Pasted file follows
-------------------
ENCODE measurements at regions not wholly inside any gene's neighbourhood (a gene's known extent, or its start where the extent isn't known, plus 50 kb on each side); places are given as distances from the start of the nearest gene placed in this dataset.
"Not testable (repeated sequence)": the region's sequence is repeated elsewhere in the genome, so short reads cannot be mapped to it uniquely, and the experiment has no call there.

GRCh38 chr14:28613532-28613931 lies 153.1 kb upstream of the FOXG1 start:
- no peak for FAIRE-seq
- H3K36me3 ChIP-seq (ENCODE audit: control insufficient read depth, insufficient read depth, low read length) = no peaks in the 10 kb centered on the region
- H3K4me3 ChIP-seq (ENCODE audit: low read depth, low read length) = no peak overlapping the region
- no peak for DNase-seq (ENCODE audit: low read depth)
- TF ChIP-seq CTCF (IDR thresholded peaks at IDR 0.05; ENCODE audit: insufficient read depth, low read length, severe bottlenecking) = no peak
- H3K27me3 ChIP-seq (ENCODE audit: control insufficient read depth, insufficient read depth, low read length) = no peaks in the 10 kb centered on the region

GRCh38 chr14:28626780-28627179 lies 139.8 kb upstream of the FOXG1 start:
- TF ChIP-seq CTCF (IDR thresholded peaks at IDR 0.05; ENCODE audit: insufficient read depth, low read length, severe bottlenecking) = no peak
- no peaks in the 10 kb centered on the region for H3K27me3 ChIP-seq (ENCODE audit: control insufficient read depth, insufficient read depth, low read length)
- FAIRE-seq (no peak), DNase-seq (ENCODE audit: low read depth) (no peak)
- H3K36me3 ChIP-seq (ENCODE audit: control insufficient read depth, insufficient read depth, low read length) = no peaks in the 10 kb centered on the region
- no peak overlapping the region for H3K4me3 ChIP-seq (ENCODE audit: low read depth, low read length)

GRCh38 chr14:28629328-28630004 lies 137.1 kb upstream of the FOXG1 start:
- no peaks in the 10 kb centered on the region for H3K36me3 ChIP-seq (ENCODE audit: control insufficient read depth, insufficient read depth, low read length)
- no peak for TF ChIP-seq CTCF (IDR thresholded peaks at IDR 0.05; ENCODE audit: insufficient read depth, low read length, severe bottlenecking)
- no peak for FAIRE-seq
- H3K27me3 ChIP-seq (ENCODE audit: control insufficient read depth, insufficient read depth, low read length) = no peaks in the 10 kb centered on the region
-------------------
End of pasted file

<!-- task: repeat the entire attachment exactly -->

ENCODE measurements at regions not wholly inside any gene's neighbourhood (a gene's known extent, or its start where the extent isn't known, plus 50 kb on each side); places are given as distances from the start of the nearest gene placed in this dataset.
"Not testable (repeated sequence)": the region's sequence is repeated elsewhere in the genome, so short reads cannot be mapped to it uniquely, and the experiment has no call there.

GRCh38 chr14:28613532-28613931 lies 153.1 kb upstream of the FOXG1 start:
- no peak for FAIRE-seq
- H3K36me3 ChIP-seq (ENCODE audit: control insufficient read depth, insufficient read depth, low read length) = no peaks in the 10 kb centered on the region
- H3K4me3 ChIP-seq (ENCODE audit: low read depth, low read length) = no peak overlapping the region
- no peak for DNase-seq (ENCODE audit: low read depth)
- TF ChIP-seq CTCF (IDR thresholded peaks at IDR 0.05; ENCODE audit: insufficient read depth, low read length, severe bottlenecking) = no peak
- H3K27me3 ChIP-seq (ENCODE audit: control insufficient read depth, insufficient read depth, low read length) = no peaks in the 10 kb centered on the region

GRCh38 chr14:28626780-28627179 lies 139.8 kb upstream of the FOXG1 start:
- TF ChIP-seq CTCF (IDR thresholded peaks at IDR 0.05; ENCODE audit: insufficient read depth, low read length, severe bottlenecking) = no peak
- no peaks in the 10 kb centered on the region for H3K27me3 ChIP-seq (ENCODE audit: control insufficient read depth, insufficient read depth, low read length)
- FAIRE-seq (no peak), DNase-seq (ENCODE audit: low read depth) (no peak)
- H3K36me3 ChIP-seq (ENCODE audit: control insufficient read depth, insufficient read depth, low read length) = no peaks in the 10 kb centered on the region
- no peak overlapping the region for H3K4me3 ChIP-seq (ENCODE audit: low read depth, low read length)

GRCh38 chr14:28629328-28630004 lies 137.1 kb upstream of the FOXG1 start:
- no peaks in the 10 kb centered on the region for H3K36me3 ChIP-seq (ENCODE audit: control insufficient read depth, insufficient read depth, low read length)
- no peak for TF ChIP-seq CTCF (IDR thresholded peaks at IDR 0.05; ENCODE audit: insufficient read depth, low read length, severe bottlenecking)
- no peak for FAIRE-seq
- H3K27me3 ChIP-seq (ENCODE audit: control insufficient read depth, insufficient read depth, low read length) = no peaks in the 10 kb centered on the region